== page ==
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Saturday, June 6, 2020  Spokane, Washington  Est. May 19, 1883
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Singer To Tell The Stories Of Black Women Spokane Woman Combines Music And History

By Virginia De Leon Staff writer

Her name was Nasiira.

At 18, she watched as her husband was murdered on the west coast of Africa.

She was kidnapped, brought to America and forced to work in the cotton fields.

Her story of slavery - one that is shared by thousands of African women of 250 years ago - will be told this weekend by singer Nancy J. Nelson of Spokane.

“My skin is black; my arms are long,” sings Nelson. “My hair is woolly. My back is strong.”

Her performance - a mix of percussion, singing and storytelling - portrays the lives of African American women in history.

The show is based on the classic song “Four Women” sung by Nina Simone. Nelson, however, builds on that foundation by adding her own versions of gospel songs, jazz, rock, African tribal beats and blues.

Her performance will include spirituals such as “Take Me to the Water” and “Nobody Knows the Trouble I’ve Seen” and more recent favorites such as ABBA’s “Dancing Queen.”

Nelson “has a fantastic voice and is quite an artist on stage,” says Lee Wade of Spokane, who heard Nelson perform last month at Fairchild Air Force Base. “Everyone was spellbound when she sang.”

An expert in African American history and music, Nelson chose to focus on black women because of the myths surrounding the African American female.

They’ve been depicted as angry and oversexed, she says, and that’s just not true.

“We have the racism to deal with and the history of slavery,” says Nelson, 44. “We’re not just seen as women - we’re black women.”

Her performance Friday will portray various African and African American women throughout U.S. history. There’s Aunt Sarah, formerly Nasiira, who was auctioned off as a slave. She had a daughter, Safronia, a biracial child and the product of rape.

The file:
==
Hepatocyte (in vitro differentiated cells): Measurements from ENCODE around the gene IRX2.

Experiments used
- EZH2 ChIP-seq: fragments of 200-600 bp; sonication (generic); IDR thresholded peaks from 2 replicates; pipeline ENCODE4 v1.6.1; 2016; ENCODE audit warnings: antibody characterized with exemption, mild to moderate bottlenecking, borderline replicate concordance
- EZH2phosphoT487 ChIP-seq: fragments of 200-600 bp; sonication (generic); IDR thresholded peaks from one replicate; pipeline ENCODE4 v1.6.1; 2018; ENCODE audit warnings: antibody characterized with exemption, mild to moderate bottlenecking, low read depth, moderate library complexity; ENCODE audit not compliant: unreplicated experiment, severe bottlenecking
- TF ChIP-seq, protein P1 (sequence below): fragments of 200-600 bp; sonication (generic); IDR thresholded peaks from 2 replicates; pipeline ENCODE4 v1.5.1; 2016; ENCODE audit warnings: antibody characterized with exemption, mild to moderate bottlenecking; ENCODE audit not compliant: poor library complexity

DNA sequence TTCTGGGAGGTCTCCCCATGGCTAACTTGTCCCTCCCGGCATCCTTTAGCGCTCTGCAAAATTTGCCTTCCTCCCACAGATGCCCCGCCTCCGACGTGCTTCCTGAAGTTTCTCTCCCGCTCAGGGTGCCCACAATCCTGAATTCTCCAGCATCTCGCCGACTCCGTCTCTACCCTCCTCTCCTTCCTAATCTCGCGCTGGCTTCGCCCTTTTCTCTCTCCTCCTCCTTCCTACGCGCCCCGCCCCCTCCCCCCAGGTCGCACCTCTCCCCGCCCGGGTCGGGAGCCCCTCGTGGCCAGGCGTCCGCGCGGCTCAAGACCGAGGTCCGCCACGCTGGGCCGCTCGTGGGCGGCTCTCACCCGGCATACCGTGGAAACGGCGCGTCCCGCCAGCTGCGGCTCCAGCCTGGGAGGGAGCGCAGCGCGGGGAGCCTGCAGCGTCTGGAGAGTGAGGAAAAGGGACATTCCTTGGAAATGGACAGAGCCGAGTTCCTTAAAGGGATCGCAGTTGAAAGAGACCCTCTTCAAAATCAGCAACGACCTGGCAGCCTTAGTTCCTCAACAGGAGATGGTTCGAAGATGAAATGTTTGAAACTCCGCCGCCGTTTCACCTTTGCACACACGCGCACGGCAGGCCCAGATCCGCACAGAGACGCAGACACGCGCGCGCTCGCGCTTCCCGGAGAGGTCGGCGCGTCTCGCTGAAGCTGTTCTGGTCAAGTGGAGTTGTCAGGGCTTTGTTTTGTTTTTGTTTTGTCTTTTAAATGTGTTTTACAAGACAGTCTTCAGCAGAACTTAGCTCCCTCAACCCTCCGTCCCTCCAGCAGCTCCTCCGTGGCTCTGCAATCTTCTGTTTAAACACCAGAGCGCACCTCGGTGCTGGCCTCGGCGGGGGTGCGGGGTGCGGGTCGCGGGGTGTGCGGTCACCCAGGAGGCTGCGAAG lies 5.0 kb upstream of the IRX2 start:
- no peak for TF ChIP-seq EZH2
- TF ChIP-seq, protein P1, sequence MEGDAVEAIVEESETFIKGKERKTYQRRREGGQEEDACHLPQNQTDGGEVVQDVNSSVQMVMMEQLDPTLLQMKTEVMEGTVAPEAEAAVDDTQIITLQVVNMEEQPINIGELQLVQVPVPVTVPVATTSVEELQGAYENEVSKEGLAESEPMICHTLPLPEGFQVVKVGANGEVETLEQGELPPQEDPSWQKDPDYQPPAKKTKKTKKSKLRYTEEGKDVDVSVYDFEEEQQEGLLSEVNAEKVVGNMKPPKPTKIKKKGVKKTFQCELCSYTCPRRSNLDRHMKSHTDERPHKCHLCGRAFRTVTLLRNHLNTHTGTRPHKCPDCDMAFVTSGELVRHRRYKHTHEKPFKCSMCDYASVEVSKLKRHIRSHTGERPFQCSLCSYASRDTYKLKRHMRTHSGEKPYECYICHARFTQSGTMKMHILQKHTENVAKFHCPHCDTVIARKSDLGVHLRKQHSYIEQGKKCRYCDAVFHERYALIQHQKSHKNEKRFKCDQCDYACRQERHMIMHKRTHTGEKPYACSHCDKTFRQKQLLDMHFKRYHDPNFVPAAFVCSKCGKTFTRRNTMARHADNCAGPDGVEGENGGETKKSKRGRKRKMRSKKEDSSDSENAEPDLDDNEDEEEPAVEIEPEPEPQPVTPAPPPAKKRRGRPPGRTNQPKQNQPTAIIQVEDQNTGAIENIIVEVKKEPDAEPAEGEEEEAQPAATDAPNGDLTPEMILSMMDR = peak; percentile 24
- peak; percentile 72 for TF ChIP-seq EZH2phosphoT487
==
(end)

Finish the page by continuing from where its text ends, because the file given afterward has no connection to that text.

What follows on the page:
Nelson also will depict Sweet Thing, a prostitute who was the first in her family to learn to read, and Peaches, a militant activist in the late 1960s.

Because African American history isn’t taught in most schools, Nelson had to do her own research for her performance, reading books and black publications such as Ebony and Emerge.

“All our history is documented in music,” says Nelson, who has performed all over Washington state and British Columbia. “As a race, we have a culture.”

She started singing when she was 3 years old. Ten years ago, she combined her two passions: music and African American history.

It was her concern for youths that inspired her to create a bridge between the two subjects, Nelson says.

While working as a teacher in Seattle, she met 16-year-olds who were planning their funerals, kids whose parents were drug addicts, teens who signed away their babies at birth.

“There’s this strength that I felt when I learned about my history,” says Nelson, who plans to offer black history classes at New Hope Baptist Church in Spokane in the fall.

“I felt pride and self-worth. I believe that if kids knew their own history, they would feel this same ancestral belonging.”

, DataTimes ILLUSTRATION: Color Photo

MEMO: Cut in Spokane edition

This sidebar appeared with the story: ‘FOUR WOMEN’ “Four Women: A Study of African American Women through Song” will be performed by singer Nancy J. Nelson on Friday at Spokane’s East Central Community Center, 500 S. Stone. The show, a mix of music and storytelling, will start at 7 p.m. Admission is $5. For more information, call (509) 625-6699.

Cut in Spokane edition

This sidebar appeared with the story: ‘FOUR WOMEN’ “Four Women: A Study of African American Women through Song” will be performed by singer Nancy J. Nelson on Friday at Spokane’s East Central Community Center, 500 S. Stone. The show, a mix of music and storytelling, will start at 7 p.m. Admission is $5. For more information, call (509) 625-6699.

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